Deutsche Bank’s derivatives exposure threatens market, finds JPM analyst

Foreign banks have sought to cut their derivatives exposure to German counterparties over the last year.

Deutsche Bank’s huge derivatives book could cause a contagion effect and threaten markets “if concerns continue”, according to an analyst at JP Morgan.

A note from JP Morgan’s Nikolaos Panigirtzoglou, analyst for flows and liquidity, stated: “In our opinion it is not so much funding issues but rather derivatives exposures that are more likely to trouble markets going forward if Deutsche Bank concerns continue.”

The note states that Deutsche Bank’s derivatives book is “close” to $40 trillion in notional value, with a new market value of $18 billion. The huge size of its derivatives book and its exposures means if it was forced to start unwinding its positions, it could create a contagion effect throughout the markets.

Deutsche Bank is facing substantial pressure following a report from Bloomberg News that 10 hedge funds withdrew their listed derivatives clearing operations and collateral from its prime brokerage service. Among these funds are Millennium Partners, Rokos Capital Management, and Capula Investment Management, according to the Bloomberg article.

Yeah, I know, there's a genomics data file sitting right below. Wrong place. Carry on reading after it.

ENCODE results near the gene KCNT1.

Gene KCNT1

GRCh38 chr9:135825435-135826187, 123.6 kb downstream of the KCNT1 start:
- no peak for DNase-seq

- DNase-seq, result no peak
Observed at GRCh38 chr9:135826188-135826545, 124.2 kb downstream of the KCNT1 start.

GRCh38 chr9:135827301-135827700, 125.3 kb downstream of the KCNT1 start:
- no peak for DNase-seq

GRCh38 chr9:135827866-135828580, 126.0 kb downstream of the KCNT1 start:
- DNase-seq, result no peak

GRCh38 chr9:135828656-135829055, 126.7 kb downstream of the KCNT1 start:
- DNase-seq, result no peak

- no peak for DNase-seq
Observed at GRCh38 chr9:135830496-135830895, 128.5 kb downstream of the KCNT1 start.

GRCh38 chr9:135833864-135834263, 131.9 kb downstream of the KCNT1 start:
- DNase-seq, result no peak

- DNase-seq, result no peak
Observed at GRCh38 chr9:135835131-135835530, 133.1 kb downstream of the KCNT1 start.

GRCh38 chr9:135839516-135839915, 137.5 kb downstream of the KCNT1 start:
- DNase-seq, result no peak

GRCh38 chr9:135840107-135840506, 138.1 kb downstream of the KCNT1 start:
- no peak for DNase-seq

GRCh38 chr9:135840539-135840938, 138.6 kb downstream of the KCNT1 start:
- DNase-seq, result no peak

In response to the news Michael Golden, a spokesperson for Deutsche Bank, stated at the time: “Our trading clients are amongst the world’s most sophisticated investors. We are confident that the vast majority of them have a full understanding of our stable financial position, the current macroeconomic environment, the litigation process in the US and the progress we are making with our strategy.”

In his message to shareholders on 30 September 2016, Deutsche Bank CEO John Cryan, said: “We have significantly decreased our market and credit risk in recent years. At no point in the last two decades has the balance sheet of Deutsche Bank been as stable as it is today.”

Traders have already sought to cut their derivatives exposure to Germany’s largest bank this year.

According to data from the Bank for International Settlements (BIS), exposure of foreign banks to German counterparties via derivatives contracts was $312 billion as of the first quarter this year, significantly lower than the $408 billion reported for the same period in 2015.